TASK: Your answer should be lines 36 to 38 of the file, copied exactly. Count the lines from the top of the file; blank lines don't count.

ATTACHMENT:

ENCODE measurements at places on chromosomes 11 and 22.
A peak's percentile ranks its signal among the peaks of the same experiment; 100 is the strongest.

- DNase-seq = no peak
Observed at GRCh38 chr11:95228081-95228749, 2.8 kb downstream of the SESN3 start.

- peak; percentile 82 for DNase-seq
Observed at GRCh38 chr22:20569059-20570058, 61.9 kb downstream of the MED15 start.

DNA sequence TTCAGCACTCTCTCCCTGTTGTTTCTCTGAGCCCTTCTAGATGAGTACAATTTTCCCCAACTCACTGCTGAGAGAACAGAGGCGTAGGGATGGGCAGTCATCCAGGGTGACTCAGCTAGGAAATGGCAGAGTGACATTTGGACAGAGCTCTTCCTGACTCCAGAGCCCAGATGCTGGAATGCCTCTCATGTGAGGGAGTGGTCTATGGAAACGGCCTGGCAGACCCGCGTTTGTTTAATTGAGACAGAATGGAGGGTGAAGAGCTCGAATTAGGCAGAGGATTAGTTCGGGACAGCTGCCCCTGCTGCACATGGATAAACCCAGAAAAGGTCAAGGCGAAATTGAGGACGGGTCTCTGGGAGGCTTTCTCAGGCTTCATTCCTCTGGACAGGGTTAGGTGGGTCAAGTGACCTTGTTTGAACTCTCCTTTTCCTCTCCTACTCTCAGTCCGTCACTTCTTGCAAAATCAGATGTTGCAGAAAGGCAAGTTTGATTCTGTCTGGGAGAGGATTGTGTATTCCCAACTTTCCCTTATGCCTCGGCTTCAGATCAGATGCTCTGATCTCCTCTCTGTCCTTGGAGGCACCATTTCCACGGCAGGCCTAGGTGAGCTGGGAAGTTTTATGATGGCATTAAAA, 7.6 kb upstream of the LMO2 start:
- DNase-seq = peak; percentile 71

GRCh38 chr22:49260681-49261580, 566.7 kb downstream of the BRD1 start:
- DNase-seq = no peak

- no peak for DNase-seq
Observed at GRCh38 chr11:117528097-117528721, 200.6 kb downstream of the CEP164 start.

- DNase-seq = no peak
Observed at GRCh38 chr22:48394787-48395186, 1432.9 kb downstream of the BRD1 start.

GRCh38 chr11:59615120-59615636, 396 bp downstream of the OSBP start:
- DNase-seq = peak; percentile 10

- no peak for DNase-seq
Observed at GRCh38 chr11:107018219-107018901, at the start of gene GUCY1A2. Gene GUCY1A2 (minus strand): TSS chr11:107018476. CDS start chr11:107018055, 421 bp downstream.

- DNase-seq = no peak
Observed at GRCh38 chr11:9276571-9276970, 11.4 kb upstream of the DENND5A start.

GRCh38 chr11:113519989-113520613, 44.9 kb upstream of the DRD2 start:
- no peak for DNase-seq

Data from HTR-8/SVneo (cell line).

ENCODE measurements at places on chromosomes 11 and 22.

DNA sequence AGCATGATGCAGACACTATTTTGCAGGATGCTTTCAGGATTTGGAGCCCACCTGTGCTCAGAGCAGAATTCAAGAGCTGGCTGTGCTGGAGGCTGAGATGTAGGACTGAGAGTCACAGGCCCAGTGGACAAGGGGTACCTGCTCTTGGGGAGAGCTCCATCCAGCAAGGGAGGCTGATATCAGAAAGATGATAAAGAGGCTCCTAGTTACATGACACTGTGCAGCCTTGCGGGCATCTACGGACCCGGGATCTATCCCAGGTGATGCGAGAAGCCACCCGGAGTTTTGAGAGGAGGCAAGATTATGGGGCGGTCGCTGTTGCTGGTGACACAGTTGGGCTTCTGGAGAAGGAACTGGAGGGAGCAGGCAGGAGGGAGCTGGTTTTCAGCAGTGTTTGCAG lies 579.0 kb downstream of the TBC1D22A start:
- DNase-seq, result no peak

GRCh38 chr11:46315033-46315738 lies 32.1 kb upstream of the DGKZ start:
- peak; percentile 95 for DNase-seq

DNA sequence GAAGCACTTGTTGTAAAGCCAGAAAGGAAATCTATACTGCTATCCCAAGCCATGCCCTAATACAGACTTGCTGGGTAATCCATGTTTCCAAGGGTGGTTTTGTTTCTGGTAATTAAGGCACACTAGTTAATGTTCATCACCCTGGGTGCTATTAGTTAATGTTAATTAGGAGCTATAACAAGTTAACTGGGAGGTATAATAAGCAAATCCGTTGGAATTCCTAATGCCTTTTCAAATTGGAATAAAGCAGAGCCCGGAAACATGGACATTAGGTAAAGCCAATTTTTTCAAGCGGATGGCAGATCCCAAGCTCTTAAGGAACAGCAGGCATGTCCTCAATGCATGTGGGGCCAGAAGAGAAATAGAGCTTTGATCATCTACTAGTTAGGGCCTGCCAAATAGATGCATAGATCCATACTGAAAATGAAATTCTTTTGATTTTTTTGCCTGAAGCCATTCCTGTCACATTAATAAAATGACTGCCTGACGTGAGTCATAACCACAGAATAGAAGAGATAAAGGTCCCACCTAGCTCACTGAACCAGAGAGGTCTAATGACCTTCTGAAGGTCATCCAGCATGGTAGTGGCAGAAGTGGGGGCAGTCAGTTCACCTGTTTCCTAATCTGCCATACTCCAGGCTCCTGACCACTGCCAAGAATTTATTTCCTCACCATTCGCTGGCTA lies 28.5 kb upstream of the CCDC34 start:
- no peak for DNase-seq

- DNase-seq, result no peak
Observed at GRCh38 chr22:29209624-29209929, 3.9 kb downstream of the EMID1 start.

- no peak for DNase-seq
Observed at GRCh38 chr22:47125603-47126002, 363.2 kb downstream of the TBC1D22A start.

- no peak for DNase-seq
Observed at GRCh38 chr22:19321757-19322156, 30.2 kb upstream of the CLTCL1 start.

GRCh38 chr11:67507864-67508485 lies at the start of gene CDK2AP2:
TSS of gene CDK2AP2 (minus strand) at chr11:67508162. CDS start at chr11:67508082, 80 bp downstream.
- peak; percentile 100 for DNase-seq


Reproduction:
Observed at GRCh38 chr22:19321757-19322156, 30.2 kb upstream of the CLTCL1 start.

GRCh38 chr11:67507864-67508485 lies at the start of gene CDK2AP2:
TSS of gene CDK2AP2 (minus strand) at chr11:67508162. CDS start at chr11:67508082, 80 bp downstream.